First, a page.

Author Topic: Picking a hobby  (Read 1831 times)

andrey

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Picking a hobby
« on: May 06, 2017, 12:34:15 PM »
Hi all,

I've been a fan of MMM for a few years and finally decided to ask for some advice. I'm on the lookout for a hobby that is mustachian friendly and I'm not really sure where to begin, so I thought I'd turn to the wealth of knowledge here. :)

I've gone to a few high performance driving education events (https://en.wikipedia.org/wiki/High_Performance_Driver_Education), flown a helicopter for a half hour, and tried tandem paragliding. These interested me on many levels. All of them require:
1) high skill
2) sensitivity to the environment around me
3) a subtle touch on my part in response to sensory information from that environment

Unfortunately the activities mentioned above aren't very affordable and are a bit risky.

I'm already commuting to work by bicycle and have tried surfing, but neither of those are filling the void. Surfing came close, I'd just prefer something without the wait in between waves of excitement.

Are there any similarly minded mustachians? Or anyone with suggestions or ideas?

P.S. In case it helps, I am in my early thirties and live in an apartment in Los Angeles.

SRJay

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Re: Picking a hobby
« Reply #1 on: May 06, 2017, 04:14:24 PM »
Freedive spearfishing is great, and surfing only gets better with time ;)

Aggie1999

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Re: Picking a hobby
« Reply #2 on: May 06, 2017, 08:03:16 PM »
Like radio controlled activities? Quadcopter (i.e. drone) racing has become very popular and very easy to do. Find a park, empty field with some trees and race around them. One of the cheaper radio controlled racing activities also. Does have the sensory input to a degree through the goggles. Also requires a decent amount of practice to get the skill level up. No real physical activity to it though.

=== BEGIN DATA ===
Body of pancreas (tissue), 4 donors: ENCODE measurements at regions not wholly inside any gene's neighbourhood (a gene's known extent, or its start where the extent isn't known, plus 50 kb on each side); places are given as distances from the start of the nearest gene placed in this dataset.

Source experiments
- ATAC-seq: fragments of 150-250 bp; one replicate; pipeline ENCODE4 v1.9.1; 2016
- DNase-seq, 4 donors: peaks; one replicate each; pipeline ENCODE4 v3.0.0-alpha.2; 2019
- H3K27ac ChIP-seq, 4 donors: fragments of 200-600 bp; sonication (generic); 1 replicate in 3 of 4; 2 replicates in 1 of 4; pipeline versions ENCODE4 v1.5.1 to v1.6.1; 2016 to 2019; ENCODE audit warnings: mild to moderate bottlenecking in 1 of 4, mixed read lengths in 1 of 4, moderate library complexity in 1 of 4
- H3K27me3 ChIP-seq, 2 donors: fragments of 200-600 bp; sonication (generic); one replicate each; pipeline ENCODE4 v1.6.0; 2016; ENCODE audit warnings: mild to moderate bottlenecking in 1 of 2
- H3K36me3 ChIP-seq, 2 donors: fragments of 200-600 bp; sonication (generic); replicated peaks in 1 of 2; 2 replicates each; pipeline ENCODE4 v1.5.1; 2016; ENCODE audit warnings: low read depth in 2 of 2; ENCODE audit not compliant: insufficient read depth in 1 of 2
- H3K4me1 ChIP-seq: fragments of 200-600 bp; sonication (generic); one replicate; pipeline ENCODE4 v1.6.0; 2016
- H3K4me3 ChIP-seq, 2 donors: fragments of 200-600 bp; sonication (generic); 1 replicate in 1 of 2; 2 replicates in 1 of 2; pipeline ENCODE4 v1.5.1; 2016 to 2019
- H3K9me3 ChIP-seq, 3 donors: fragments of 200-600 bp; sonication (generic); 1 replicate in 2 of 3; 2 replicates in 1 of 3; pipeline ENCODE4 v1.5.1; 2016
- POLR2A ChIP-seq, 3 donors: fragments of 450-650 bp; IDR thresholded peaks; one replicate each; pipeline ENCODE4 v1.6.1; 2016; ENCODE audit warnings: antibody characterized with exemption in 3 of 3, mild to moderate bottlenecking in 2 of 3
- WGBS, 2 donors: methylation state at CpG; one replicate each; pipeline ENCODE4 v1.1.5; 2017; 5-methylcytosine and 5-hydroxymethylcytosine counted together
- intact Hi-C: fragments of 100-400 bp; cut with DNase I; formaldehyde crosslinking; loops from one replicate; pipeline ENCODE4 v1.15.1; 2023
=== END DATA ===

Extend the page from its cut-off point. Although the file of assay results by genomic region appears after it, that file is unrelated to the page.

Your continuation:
HawkRider

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Re: Picking a hobby
« Reply #3 on: May 07, 2017, 05:47:44 AM »

Blatant

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Re: Picking a hobby
« Reply #4 on: May 07, 2017, 07:17:45 AM »
Asking strangers on the Internet what your hobbies should be is like asking what should be your favorite food. No one knows you and even if we did, it wouldn't help. You end up with people just telling you what they like.

That said, I am a huge fan of A hobby. Not hobbies plural. A hobby. My opinion is most folks can really only do one and be any good at it.

I like stuff that is physically difficult with some element of danger. Thus, mountain biking for me. I'd be perfectly happy to ride every day for the rest of my life. If not that, I think rock climbing would have been the one for me.

SwordGuy

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Re: Picking a hobby
« Reply #5 on: May 07, 2017, 08:51:19 AM »